Pope Francis called Mongolia a “symbol of religious freedom” in his first speech in the Asian country sandwiched between China and Russia and underlined how Mongolia’s democratic government is in a unique position to play “an important role on behalf of world peace.”
In an address to government authorities in Mongolia’s State Palace in Ulaanbaatar on Sept. 2, the pope asked that heaven may grant the “earth devastated by countless conflicts” a renewal and respect for international laws.
“May the dark clouds of war be dispelled, swept away by the firm desire for a universal fraternity wherein tensions are resolved through encounter and dialogue, and the fundamental rights of all people are guaranteed,” the pope said in the speech to Mongolia’s democratic leaders and diplomatic corps.
Speaking 200 miles from Mongolia’s border with Russia, the pope urged: “Together let us strive to build a future of peace.”
The Mongolian Honor Guard stood watch in front of the State Palace as Pope Francis arrived in the capital city’s Sukhbaatar Square on Saturday morning. The square is built on the spot where Damdin Sükhbaatar, a Mongolian revolutionary hero, declared Mongolia’s independence from China in 1921.
Catholic pilgrims from Hong Kong and mainland China were among the small crowd of a few hundred people who welcomed the pope to the world’s most sparsely populated sovereign country. Some of the visiting Catholics from China wore masks and sunglasses to shield their identities, a testament to the stark difference in religious freedom in the country on the other side of Mongolia’s southern border.
Other Mongolian passersby stopped to see the pope, including Tuvshin, 38, a Christian from Ulaanbaatar.
Tuvshin told CNA that he believes Mongolia is in “a tough neighborhood between Russia and China.”
“So I think he [Pope Francis] has much bigger reasons to make this pilgrimage to Mongolia,” he said.
Mongolia has strong ties with its geographic neighbors China and Russia as well as an important diplomatic relationship with the United States, which Mongolia calls its “third neighbor.”
“Mongolia today, with its broad network of diplomatic relations … plays a significant role in the heart of the great Asian continent and on the international scene,” the pope said.
The Vatican’s diplomatic contacts with Mongolia date back nearly 800 years.
Pope Francis recalled how Friar John of Pian del Carpine visited the third Mongol emperor, Guyug, in 1246 as an envoy of the pope and presented to the Grand Khan an official missive from Pope Innocent IV.
The letter in response bearing the seal of the Grand Khan in traditional Mongol letters can be found in the Vatican Library today. Pope Francis presented a copy of this historic document as a gift to Mongolia’s leaders as a “sign of an ancient friendship that is growing and being renewed.”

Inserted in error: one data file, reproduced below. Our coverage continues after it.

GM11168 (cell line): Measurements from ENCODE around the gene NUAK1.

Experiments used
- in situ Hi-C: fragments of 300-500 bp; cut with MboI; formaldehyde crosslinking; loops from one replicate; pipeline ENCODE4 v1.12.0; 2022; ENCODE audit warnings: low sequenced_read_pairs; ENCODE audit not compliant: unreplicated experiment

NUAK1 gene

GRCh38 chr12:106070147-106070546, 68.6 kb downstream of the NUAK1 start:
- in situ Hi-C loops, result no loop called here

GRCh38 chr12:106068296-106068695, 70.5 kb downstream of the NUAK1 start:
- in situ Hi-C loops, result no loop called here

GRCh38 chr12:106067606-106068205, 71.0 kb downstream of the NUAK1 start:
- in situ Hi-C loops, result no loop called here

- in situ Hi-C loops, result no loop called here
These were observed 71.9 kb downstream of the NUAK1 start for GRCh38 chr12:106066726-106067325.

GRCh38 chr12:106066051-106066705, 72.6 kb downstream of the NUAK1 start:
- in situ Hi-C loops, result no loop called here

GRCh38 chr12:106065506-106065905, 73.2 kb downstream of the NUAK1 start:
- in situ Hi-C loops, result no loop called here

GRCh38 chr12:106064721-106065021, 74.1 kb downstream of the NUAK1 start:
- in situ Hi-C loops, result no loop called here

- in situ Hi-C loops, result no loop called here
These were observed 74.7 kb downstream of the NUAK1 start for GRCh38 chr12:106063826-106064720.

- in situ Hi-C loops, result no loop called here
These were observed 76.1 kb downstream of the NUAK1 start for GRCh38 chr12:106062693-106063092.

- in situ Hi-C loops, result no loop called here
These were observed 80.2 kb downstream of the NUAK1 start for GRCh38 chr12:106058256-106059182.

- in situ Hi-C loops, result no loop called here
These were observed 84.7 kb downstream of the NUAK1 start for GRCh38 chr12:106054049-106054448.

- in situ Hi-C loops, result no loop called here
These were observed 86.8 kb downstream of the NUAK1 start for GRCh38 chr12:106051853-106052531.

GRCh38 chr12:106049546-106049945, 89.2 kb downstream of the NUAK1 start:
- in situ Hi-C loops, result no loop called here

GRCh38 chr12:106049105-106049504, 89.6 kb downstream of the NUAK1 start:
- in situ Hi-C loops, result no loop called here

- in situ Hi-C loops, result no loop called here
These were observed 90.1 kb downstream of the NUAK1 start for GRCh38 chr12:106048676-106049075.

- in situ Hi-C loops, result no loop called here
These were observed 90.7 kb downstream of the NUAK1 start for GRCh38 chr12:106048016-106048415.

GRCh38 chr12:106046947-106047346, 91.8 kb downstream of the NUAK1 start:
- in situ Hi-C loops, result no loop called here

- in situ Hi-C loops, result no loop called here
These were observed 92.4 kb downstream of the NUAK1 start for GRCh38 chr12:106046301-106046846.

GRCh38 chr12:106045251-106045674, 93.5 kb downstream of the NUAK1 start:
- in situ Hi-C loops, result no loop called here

Today Mongolia is home to about 1,450 Catholics, far fewer than 1% of the country’s 3.3. million people.
“I am pleased that this [Catholic] community, however small and discreet, shares with enthusiasm and commitment in the country’s process of growth by spreading the culture of solidarity, universal respect, and interreligious dialogue, and by working for justice, peace, and social harmony,” Pope Francis said.
The pope also spoke about the positive contributions of other religious traditions in Mongolia, which is a Buddhist-majority country.
“The holistic vision of the Mongolian shamanic tradition, combined with the respect for all living beings inherited from Buddhist philosophy, can contribute significantly to the urgent and no longer deferrable efforts to protect and preserve planet Earth,” Pope Francis said.
(Story continues below)
Subscribe to our daily newsletter
Pope Francis addressed about 700 people in the State Palace’s Ikh Mongol Hall while sitting beside Mongolian President Ukhnaagiin Khürelsükh. The pope applauded Mongolia’s efforts to promote human rights, abolishment of the death penalty, and “determination to stop nuclear proliferation” as a nuclear weapons-free country.
The pope also praised Mongolia’s traditional herding and farming practices for respecting “the delicate balances of the ecosystem,” adding that they provide an example to those who “reject the pursuit of myopic particular interests and wish instead to pass on to future generations lands that remain welcoming and fruitful.”
After the speech, Pope Francis met privately with Mongolian Prime Minister Luvsannamsrai Oyun-Erdene inside the State Palace.
“I am certain that Mongolian Catholics will continue to offer readily their proper contribution to the building of a prosperous and secure society, in dialogue and cooperation with all others who dwell in this great land kissed by the sky,” Pope Francis said.
Courtney Mares is a Rome Correspondent for Catholic News Agency. A graduate of Harvard University, she has reported from news bureaus on three continents and was awarded the Gardner Fellowship for her work with North Korean refugees.
Our mission is the truth. Join us!
Your monthly donation will help our team continue reporting the truth, with fairness, integrity, and fidelity to Jesus Christ and his Church.